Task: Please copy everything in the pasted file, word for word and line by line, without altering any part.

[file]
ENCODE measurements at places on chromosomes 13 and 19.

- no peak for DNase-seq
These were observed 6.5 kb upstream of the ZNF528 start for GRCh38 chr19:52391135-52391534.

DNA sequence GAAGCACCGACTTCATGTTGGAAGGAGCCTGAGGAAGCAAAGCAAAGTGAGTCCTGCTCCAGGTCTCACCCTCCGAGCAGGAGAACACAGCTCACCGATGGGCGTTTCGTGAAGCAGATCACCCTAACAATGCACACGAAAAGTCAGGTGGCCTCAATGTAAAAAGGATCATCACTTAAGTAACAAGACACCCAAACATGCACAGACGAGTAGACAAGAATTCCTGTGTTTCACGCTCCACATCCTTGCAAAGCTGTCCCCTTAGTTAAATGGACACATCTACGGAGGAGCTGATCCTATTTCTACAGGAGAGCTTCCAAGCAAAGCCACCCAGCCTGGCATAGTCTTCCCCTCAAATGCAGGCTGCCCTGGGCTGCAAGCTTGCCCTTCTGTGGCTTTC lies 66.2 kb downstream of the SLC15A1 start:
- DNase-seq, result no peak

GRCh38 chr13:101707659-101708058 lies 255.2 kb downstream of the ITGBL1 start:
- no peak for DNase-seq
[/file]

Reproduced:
ENCODE measurements at places on chromosomes 13 and 19.

- no peak for DNase-seq
These were observed 6.5 kb upstream of the ZNF528 start for GRCh38 chr19:52391135-52391534.

DNA sequence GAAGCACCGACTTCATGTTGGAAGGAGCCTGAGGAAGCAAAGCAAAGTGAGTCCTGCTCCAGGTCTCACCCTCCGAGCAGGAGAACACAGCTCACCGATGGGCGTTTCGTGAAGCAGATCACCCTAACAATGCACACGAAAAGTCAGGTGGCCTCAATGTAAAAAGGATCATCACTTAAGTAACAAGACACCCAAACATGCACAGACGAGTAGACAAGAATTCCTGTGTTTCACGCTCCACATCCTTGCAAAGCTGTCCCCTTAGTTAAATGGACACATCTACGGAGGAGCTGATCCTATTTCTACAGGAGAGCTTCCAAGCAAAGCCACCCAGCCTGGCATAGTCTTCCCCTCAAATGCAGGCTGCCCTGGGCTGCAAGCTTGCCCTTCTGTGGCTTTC lies 66.2 kb downstream of the SLC15A1 start:
- DNase-seq, result no peak

GRCh38 chr13:101707659-101708058 lies 255.2 kb downstream of the ITGBL1 start:
- no peak for DNase-seq